Voters in Big Sky Country first approved legal medical cannabis in 2004, and it gained traction starting in 2009 when the Obama administration signaled it would not pursue action against dispensaries that were legal under state laws.
That only lasted two years, however, until the Montana State Legislature restricted the industry and caused more than 90 percent of patients to lose access to legal cannabis. Voters negated that with the 2016 passage of Initiative 182, which liberalized the system and led to growth.
Recreational cannabis was legalized in Montana thanks to the 2020 passage of Initiative 190. Possession and cultivation became legal on January 1, 2021, with the first legal recreational sales slated for 2022.
The 2019 National Survey of Drug Use and Health reported that 14.3 percent of adults in Montana had used marijuana in the previous month, more than 50 percent higher than 9.3 percent of adults for the U.S. as a whole.
Total medical cannabis sales increased more than 50 percent from 2018 to 2020, while the number of cardholders, dispensaries, and manufacturing licenses all grew at a slightly more modest clip between 2019 and 2021.
Jan. 2019: 157
May 2021: 220, up 40.1 percent in two years
Jan. 2019: 300
May 2021: 415, up 38.3 percent in two years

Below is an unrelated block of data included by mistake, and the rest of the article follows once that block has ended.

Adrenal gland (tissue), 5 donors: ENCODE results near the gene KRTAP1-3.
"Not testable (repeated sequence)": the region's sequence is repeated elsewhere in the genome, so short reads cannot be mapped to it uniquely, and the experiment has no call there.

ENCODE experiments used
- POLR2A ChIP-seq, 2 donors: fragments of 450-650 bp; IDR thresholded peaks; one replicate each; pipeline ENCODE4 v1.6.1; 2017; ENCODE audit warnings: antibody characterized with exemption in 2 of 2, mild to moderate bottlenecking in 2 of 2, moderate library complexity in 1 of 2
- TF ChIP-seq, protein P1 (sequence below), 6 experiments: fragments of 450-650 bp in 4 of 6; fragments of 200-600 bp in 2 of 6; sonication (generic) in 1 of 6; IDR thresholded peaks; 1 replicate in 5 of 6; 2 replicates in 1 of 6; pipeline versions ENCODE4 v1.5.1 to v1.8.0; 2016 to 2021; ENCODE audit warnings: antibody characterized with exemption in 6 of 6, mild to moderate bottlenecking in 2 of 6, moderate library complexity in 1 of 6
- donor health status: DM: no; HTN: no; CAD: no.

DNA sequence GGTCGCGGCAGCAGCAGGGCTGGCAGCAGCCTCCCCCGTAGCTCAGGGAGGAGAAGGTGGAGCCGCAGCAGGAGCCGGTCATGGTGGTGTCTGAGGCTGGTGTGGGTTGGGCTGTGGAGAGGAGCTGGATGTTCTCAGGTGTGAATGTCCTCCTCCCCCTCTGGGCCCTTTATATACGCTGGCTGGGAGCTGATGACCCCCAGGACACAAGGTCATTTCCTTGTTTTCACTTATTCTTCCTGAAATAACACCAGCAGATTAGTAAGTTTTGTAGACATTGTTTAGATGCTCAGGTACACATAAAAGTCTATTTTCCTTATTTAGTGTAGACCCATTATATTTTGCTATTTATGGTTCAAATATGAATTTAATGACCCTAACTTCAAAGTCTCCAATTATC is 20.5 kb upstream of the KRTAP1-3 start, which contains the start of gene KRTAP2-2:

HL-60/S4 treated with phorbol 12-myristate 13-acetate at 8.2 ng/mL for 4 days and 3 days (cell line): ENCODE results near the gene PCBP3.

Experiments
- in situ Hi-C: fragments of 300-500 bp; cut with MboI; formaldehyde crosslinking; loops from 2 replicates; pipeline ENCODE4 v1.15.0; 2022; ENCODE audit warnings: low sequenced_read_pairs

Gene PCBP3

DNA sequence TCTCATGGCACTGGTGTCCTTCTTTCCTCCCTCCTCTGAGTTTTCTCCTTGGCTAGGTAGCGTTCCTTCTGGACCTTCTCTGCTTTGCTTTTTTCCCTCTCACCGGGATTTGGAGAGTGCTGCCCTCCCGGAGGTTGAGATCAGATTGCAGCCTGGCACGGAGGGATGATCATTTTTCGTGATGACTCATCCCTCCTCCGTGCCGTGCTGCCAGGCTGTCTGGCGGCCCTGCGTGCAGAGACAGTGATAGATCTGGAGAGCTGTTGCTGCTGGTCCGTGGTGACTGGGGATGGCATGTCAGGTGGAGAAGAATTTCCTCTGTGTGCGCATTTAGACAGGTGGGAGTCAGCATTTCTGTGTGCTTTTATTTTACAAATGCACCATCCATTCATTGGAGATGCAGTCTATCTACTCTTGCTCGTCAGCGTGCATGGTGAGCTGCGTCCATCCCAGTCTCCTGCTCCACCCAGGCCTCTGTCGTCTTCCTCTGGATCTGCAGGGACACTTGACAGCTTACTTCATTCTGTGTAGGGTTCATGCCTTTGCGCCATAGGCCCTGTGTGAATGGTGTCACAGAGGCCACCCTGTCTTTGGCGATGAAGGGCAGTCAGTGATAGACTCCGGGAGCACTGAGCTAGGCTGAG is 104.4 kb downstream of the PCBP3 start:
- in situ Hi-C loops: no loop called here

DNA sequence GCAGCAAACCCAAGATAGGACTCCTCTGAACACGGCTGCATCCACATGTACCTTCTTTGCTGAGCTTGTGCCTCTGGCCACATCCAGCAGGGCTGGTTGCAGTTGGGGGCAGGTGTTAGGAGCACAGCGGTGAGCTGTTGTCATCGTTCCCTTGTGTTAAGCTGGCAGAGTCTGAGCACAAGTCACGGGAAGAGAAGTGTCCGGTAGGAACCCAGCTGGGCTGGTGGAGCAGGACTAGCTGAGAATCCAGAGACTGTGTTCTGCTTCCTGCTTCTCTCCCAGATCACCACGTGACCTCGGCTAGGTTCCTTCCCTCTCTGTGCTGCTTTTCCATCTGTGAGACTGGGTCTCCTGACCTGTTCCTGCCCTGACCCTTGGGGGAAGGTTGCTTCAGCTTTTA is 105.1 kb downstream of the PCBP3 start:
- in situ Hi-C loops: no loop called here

Medical cannabis cardholders
Oct. 2018: 29,080
May 2021: 40,481, up 39.2 percent in 2.5 years
Source: Montana Medical Marijuana Program Dashboard
Medical cannabis sales
FY2018: about $45 million
FY2020: about $70 million, up 55.6 percent in two years
While the state legislature is still tweaking the final bill, recreational cannabis is set to be taxed at a rate of 20 percent, five times that of the 4 percent tax levied on medical cannabis. The University of Montana's Bureau of Business and Economic Research forecast $217.2 million in recreational cannabis sales in Montana for 2022 increasing to $259.8 million in 2026. If the prediction comes to pass, annual tax revenues will surpass $50 million by 2026.
Montana got off to a notably fast start with hemp in 2018, when demand from a single company -- USA Biofuels -- made it the leading state for the crop's cultivation. However, USA Biofuels ultimately didn't hold up its end of the bargain, resulting in a $65 million judgment for the farmers in July 2021.
Since the halcyon days of 2019, however, the number of acres licensed for hemp cultivation in Montana has declined markedly:
2018: 22,000 -- or about 28 percent of the U.S. total
2019: 51,000 -- or almost 10 percent of the U.S. total
2020: about 11,000 -- about 2.3 percent of the U.S. total
Eric Peterson is editor of CompanyWeek and the Cannabis Manufacturing Report. Reach him at email@example.com.